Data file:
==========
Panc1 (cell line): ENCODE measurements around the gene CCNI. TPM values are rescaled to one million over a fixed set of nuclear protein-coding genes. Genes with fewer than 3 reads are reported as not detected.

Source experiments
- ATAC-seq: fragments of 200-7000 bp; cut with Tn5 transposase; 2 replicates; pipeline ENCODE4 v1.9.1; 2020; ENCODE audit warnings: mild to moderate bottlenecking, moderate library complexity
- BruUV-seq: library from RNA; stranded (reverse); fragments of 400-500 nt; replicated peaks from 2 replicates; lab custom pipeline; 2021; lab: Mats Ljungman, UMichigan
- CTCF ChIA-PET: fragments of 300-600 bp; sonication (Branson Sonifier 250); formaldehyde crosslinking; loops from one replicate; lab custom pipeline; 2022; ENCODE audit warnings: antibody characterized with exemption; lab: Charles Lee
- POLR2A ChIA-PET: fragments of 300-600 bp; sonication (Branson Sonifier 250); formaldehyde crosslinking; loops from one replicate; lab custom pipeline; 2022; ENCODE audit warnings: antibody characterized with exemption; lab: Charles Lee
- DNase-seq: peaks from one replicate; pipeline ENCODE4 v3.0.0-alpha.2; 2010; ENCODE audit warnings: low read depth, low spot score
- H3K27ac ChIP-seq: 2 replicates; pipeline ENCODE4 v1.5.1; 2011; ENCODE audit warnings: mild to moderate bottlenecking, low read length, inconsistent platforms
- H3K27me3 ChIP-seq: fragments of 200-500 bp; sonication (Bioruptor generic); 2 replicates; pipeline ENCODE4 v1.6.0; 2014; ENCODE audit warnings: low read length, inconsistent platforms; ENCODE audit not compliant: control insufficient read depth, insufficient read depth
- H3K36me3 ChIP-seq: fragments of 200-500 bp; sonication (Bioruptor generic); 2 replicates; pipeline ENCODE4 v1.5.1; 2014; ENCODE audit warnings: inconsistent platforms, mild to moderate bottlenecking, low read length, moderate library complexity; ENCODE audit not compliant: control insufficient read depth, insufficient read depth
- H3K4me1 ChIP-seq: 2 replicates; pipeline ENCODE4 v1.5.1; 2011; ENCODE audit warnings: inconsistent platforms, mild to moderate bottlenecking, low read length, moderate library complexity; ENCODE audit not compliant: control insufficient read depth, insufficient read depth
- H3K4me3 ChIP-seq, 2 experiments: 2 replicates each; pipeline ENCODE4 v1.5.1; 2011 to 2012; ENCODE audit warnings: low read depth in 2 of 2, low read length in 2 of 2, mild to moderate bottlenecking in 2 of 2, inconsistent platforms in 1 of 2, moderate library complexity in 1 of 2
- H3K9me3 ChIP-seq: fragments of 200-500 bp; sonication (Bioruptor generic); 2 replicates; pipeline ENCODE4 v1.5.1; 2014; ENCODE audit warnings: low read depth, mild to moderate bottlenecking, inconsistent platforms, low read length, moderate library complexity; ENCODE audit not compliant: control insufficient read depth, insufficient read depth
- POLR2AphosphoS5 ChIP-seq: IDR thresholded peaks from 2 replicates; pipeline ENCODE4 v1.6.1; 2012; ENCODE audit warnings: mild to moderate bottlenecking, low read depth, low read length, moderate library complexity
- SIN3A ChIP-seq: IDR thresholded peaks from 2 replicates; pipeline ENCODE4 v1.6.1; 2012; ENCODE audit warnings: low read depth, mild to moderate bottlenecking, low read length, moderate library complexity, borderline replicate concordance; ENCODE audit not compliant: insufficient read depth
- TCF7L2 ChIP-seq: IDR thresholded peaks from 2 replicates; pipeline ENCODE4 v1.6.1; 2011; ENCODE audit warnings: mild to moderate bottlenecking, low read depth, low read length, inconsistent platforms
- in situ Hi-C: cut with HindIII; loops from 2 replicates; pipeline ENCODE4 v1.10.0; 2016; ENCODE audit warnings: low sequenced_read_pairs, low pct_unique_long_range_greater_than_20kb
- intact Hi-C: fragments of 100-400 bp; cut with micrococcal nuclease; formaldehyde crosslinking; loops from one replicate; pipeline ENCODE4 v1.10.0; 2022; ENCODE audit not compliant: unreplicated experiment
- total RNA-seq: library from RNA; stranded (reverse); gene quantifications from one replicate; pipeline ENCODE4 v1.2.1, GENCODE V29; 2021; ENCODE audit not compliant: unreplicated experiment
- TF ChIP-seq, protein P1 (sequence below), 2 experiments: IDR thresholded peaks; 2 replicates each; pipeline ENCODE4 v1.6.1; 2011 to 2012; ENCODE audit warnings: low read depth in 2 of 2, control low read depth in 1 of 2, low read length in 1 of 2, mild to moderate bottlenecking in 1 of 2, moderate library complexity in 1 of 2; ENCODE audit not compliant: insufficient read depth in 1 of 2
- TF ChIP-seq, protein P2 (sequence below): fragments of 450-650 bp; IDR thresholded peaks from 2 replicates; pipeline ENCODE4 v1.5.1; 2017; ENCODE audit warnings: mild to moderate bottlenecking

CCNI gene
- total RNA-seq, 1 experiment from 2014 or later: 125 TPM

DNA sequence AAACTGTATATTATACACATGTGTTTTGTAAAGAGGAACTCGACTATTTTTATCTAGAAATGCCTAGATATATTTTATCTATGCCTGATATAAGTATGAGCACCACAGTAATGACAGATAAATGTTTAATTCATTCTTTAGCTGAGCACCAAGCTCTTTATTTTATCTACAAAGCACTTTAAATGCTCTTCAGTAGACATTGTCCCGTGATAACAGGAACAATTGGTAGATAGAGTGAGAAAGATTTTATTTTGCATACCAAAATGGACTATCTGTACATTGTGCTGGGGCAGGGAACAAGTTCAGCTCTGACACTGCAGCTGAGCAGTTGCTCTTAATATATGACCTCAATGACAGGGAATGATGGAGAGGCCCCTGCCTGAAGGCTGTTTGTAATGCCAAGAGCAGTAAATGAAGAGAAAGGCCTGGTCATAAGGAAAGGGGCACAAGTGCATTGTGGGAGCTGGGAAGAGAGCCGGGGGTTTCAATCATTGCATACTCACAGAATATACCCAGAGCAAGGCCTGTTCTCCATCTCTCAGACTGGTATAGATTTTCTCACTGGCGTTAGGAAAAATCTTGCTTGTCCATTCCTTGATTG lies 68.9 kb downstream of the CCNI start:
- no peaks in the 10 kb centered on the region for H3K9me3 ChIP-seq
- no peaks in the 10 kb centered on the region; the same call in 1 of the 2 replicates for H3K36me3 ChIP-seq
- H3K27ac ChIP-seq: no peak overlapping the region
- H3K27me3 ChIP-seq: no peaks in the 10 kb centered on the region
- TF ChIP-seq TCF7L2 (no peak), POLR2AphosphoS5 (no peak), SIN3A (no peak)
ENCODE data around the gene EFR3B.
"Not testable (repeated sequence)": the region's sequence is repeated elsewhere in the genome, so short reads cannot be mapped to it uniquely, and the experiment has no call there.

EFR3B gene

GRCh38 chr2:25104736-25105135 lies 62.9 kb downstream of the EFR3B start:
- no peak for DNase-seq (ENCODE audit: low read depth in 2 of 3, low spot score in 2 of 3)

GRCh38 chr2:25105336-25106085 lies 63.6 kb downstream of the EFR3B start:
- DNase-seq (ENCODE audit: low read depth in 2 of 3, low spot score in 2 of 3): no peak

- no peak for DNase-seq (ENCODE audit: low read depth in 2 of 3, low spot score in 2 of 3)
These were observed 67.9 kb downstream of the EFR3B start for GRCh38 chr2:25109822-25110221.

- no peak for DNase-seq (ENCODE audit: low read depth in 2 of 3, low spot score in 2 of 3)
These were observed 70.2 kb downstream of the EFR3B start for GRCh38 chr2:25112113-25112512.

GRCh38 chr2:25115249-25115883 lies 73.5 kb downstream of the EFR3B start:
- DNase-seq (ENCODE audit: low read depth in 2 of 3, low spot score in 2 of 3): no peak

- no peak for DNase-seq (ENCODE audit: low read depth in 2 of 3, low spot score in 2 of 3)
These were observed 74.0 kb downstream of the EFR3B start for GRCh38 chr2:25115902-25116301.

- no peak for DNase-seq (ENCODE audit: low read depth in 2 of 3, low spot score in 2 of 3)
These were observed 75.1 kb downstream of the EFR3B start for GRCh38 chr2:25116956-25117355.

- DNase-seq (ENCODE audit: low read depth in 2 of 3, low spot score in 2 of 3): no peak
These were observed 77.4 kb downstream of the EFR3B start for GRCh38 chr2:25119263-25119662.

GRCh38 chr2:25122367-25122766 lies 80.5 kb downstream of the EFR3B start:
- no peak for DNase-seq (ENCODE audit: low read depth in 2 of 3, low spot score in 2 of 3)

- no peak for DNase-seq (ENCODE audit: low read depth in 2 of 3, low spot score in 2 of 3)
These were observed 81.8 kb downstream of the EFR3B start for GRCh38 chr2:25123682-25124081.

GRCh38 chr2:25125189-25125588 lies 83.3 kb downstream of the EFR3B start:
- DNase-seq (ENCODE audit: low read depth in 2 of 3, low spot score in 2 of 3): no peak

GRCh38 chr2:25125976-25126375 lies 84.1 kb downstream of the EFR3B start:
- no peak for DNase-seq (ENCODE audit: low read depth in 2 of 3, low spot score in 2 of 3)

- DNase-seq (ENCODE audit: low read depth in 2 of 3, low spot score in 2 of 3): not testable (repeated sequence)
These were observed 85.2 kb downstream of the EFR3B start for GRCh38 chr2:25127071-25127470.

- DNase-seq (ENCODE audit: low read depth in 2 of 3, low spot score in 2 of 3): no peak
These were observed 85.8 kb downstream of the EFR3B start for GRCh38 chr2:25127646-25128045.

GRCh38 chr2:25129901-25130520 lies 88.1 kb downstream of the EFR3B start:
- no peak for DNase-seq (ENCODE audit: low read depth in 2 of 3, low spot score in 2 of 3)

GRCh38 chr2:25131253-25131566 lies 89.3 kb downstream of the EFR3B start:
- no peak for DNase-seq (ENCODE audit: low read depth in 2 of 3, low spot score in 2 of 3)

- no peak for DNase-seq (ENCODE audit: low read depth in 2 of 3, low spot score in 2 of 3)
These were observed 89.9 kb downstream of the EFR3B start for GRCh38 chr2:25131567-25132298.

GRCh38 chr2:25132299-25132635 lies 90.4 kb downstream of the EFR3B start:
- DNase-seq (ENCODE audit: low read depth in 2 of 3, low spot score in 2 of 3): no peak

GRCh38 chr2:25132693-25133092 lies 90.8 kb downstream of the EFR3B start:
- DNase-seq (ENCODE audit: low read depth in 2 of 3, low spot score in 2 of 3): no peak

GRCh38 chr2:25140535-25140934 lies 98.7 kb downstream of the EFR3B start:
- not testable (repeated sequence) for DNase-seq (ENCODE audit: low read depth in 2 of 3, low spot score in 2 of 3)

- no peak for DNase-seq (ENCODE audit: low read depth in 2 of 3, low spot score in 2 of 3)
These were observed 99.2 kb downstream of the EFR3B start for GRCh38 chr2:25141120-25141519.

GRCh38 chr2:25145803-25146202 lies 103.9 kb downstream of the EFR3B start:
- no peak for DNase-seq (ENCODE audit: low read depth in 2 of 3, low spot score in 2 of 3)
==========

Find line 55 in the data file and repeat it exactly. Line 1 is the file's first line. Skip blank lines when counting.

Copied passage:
GRCh38 chr2:25125976-25126375 lies 84.1 kb downstream of the EFR3B start: